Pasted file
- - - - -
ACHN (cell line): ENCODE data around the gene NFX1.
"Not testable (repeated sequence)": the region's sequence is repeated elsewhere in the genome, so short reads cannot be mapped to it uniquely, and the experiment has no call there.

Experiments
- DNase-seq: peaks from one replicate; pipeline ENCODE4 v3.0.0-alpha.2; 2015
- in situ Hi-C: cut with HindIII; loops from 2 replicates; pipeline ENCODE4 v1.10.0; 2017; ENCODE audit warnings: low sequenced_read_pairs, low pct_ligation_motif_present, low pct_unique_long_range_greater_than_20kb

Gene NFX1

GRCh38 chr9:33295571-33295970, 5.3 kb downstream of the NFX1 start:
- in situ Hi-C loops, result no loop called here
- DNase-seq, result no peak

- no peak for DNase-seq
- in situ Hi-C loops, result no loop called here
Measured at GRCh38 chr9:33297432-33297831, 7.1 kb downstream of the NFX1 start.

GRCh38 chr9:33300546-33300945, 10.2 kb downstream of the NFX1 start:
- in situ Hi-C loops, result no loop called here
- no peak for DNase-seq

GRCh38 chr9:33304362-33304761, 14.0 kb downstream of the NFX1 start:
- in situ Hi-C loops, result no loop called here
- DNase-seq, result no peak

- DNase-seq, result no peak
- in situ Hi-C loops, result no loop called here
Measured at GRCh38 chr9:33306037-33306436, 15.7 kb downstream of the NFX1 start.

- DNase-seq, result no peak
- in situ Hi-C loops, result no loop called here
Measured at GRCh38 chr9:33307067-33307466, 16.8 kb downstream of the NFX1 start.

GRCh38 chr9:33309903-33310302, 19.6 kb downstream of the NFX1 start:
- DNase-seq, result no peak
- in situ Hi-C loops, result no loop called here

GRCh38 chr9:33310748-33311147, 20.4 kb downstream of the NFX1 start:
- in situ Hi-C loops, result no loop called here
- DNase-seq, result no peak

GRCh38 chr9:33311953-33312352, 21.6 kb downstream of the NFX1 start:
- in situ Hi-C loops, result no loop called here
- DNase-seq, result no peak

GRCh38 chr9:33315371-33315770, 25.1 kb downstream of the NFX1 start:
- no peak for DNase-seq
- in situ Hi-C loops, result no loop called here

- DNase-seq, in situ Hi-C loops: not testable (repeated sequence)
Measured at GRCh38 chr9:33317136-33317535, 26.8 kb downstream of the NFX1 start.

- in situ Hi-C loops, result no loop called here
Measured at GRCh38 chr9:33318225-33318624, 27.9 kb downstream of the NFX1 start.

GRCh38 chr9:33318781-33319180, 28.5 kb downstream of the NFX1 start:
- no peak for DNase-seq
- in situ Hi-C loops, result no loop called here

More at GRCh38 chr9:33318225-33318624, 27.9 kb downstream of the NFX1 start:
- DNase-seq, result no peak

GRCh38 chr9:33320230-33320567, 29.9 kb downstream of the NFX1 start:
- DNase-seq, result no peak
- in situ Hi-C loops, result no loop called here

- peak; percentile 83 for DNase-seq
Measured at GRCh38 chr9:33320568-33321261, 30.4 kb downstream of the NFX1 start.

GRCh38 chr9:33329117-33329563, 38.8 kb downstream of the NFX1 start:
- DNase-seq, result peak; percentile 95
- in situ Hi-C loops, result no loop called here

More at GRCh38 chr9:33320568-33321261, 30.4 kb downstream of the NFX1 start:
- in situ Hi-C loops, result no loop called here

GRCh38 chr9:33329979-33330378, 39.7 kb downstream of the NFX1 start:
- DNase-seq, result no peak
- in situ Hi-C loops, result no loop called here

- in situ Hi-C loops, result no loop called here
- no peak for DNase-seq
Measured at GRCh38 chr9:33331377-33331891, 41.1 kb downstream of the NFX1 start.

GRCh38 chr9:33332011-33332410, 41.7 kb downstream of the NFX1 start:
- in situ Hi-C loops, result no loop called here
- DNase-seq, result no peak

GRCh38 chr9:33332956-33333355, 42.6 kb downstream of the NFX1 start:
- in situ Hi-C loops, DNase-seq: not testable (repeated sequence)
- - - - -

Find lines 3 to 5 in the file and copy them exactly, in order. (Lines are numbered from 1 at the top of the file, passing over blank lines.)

Experiments
- DNase-seq: peaks from one replicate; pipeline ENCODE4 v3.0.0-alpha.2; 2015
- in situ Hi-C: cut with HindIII; loops from 2 replicates; pipeline ENCODE4 v1.10.0; 2017; ENCODE audit warnings: low sequenced_read_pairs, low pct_ligation_motif_present, low pct_unique_long_range_greater_than_20kb